Though Erik Davis made one start at Triple-A in San Diego's organization in 2010, he split most of his third pro season, after the Padres' drafted the 6'4'' right-hander out of Stanford in the 13th Round of the 2008 Draft, with the High-A Lake Elsinore Storms and the Double-A San Antonio Missions. At Lake Elsinore, the then-23-year-old pitcher was (9-3) with a 3.82 ERA, 3.29 FIP, 34 BB (3.09 BB/9) and 91 Ks (8.27 K/9) in 19 starts and 99.0 IP.
With San Antonio, Davis had a (4-0) record with a 2.75 ERA, 2.74 FIP, 12 BB (2.75 BB/9) and 35 Ks (8.01 K/9) in seven games and 39.1 IP. Before the 2011 season began, Davis was traded to the Washington Nationals in a deal that sent veteran infielder Alberto Gonzalez to San Diego.
After four seasons at Stanford in which he was (15-7) with a 4.80 ERA, 95 walks (3.77 BB/9) and 195 Ks (7.73 K/9) in 78 games, 27 starts and 227.0 IP as a Cardinal, Davis was a combined (32-9) with a 3.49 ERA, 99 walks (3.03 BB/9) and 278 Ks (8.52 K/9) over 73 games, 51 starts and 293.2 IP in the Padres' organization before the trade to the Nationals. While dealing with a knee injury in 2011, Davis was (5-7) with a 4.79 ERA, a 3.87 FIP, 41 BB (3.93 BB/9) and 93 Ks (8.90 K/9) in 20 games, 19 starts and 94.0 IP at Double-A Harrisburg and (0-5) with a 6.48 ERA, 4.43 FIP, 16 walks (4.32 BB/9) and 24 Ks (6.48 K/9) in six starts and 33.1 IP at High-A Potomac where he worked with P-Nats' pitching coach Paul Menhart for the first time.
In 2012, having transitioned to a relief role, Davis was (7-3) with five saves, a 2.52 ERA, 2.95 FIP, 18 BBs (2.52 BB/9) and 69 Ks (9.65 K/9) in 40 games and 64.1 IP at Double-A Harrisburg. As Menhart told Patriot-News' writer Geoff Morrow in a late May article, the improvements Davis made after moving to the bullpen changed the perception of the right-hander within the organization. "'I think the whole organization thinks differently of him,'" Menhart said:
"'There's a different fire about it. I don't think it's too far-fetched to compare him to somebody like [new Washington Nationals closer and former minor league starter] Tyler Clippard.'"
Clippard was primarily a starter in the New York Yankees' organization, but was moved into a bullpen role after going (6-13) with a 4.66 ERA, 4.26 FIP, 66 walks (4.15 BB/9) and 125 Ks (7.87 K/9) in 27 starts and 143.0 IP at Triple-A Columbus in 2008 in his first year in the Nats' system following a December '07 trade with NY. In '09, Clippard transitioned to the pen and was (4-1) with a save, a 0.92 ERA, 2.87 FIP, 15 walks (3.46 BB/9) and 42 Ks (9.69 K/9) in 24 games and 39.0 IP in relief at Triple-A Syracuse before he was called back to Washington, where he's remained and flourished since June of '09.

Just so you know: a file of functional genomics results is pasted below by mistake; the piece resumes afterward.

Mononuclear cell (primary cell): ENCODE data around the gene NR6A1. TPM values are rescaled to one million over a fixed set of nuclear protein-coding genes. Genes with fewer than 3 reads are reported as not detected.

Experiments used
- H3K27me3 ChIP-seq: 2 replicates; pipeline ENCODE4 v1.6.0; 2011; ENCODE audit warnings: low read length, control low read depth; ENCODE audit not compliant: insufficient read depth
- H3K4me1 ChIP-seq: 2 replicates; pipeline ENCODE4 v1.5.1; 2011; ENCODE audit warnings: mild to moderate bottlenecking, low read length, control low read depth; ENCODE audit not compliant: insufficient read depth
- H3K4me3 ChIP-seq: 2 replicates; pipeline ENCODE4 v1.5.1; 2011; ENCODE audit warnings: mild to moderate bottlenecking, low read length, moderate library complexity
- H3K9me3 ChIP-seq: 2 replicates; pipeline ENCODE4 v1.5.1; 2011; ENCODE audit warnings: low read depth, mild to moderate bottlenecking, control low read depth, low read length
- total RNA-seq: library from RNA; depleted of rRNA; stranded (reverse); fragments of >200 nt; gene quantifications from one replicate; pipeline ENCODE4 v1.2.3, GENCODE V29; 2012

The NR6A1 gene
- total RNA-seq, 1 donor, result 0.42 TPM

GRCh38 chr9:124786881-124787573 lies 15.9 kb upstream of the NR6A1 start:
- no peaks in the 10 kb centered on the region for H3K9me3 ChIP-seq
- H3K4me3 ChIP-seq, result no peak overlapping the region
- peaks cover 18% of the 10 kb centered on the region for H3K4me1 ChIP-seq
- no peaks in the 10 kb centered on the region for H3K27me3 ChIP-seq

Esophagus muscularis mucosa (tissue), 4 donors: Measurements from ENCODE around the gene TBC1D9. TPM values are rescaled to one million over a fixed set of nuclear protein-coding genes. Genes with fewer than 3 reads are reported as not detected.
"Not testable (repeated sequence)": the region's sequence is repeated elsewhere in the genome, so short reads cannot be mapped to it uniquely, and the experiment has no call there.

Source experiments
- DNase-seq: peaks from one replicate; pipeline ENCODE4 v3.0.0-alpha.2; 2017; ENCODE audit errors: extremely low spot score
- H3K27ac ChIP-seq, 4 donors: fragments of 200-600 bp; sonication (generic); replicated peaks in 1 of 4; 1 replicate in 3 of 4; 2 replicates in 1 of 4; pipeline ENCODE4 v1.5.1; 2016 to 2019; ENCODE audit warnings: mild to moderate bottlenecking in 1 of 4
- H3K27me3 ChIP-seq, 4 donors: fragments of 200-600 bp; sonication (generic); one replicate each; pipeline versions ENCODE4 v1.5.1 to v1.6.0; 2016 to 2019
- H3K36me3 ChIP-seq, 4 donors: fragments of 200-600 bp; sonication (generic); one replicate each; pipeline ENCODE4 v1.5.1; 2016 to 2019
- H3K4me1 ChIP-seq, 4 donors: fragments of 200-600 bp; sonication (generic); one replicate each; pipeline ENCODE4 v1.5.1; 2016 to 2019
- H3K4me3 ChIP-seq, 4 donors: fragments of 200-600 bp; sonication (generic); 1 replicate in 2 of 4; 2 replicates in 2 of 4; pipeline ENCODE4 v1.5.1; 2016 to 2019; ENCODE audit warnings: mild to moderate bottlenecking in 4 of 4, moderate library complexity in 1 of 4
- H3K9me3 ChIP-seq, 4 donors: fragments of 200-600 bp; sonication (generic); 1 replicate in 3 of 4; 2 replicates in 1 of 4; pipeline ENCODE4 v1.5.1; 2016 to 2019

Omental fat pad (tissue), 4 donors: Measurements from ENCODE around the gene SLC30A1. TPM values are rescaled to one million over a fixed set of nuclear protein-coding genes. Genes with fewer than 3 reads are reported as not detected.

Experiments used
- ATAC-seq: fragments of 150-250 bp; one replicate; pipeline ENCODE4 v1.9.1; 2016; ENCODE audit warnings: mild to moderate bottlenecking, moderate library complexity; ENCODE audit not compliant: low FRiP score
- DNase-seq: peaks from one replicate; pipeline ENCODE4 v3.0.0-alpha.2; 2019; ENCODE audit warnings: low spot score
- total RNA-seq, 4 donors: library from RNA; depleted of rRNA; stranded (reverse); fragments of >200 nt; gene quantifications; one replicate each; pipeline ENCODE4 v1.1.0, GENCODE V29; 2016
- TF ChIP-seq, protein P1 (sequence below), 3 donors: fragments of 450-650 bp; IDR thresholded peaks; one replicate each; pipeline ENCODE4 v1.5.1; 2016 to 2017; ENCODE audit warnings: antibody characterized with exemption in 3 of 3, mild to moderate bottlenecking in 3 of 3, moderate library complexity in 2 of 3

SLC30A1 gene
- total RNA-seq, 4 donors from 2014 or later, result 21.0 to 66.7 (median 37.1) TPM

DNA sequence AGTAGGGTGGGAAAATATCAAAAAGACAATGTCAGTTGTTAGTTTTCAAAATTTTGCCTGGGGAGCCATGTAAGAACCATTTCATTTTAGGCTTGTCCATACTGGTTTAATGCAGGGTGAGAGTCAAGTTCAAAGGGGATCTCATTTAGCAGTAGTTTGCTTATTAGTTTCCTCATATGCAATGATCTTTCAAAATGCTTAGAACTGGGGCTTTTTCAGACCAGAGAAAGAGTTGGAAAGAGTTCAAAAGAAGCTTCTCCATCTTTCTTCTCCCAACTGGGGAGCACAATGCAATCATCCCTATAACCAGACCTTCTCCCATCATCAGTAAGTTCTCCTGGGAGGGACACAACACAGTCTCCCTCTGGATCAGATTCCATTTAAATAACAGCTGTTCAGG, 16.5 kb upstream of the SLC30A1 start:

Asked about the difference between starting and relieving, Clippard, in a 2010 interview, said that realizing that there was no difference and that it was just pitching made it easier for him:
"It's still pitching, you know. So for me that was the biggest thing that helped me in the transition, was keeping my same philosophy. I think to do it one time through the order, when you're only facing a guy one time, you can come at him with all your stuff and I think that is conducive to being more successful in the sense that you don't have to face him more times through the lineup and they get a feel for what you're trying to do. So I think in that sense it's more beneficial to kind of go after everybody with all your pitches, and a starter [who] has four pitches and they go to the bullpen can use all those pitches to their advantage."
"'This kid had an unreal turnaround in his career from last year to this year,'" Menhart told MASNSports.com's Byron Kerr last week after Erik Davis was added to the Nats' 40-Man Roster, protecting the now-26-year-old right-hander who would have been eligible for selection in the Rule 5 Draft which takes place on December 6th, the last day of the upcoming Winter Meetings. MASN's Mr. Kerr notes that once Davis moved into a bullpen role he started relying on his fastball, "... which he could pinpoint at 95 mph, and got big-time results.":
"'He was not trying to nibble at the corners,' Menhart said. 'He really challenged hitters. His fastball set up his off-speed pitches, which are well above-average.'"
Davis also throws a knuckle curve and a circle change as Patriot-News' writer Geoff Morrow noted last season. The right-hander finished his second year in the Nats' system at Triple-A Syracuse and is currently pitching for the Gigantes del Cibao in the Liga de Beisbol Dominicano where he's (3-0) with a 0.50 ERA, seven walks (3.50 BB/9) and 17 Ks (8.50 K/9) in 16 games and 18.0 IP in relief in which he's allowed 10 hits and five runs (one earned) while holding opponents to a .156 BAA so far this winter. Paul Menhart compared Davis to Tyler Clippard. With a strong start at Triple-A in 2013 the right-hander could now be in a position to earn himself a call to D.C. as Clippard did in his second season in the organization. Not a bad year of development for a pitcher who was previously known mostly for having shown the fortitude to recover from a devastating line drive that hit him in the face.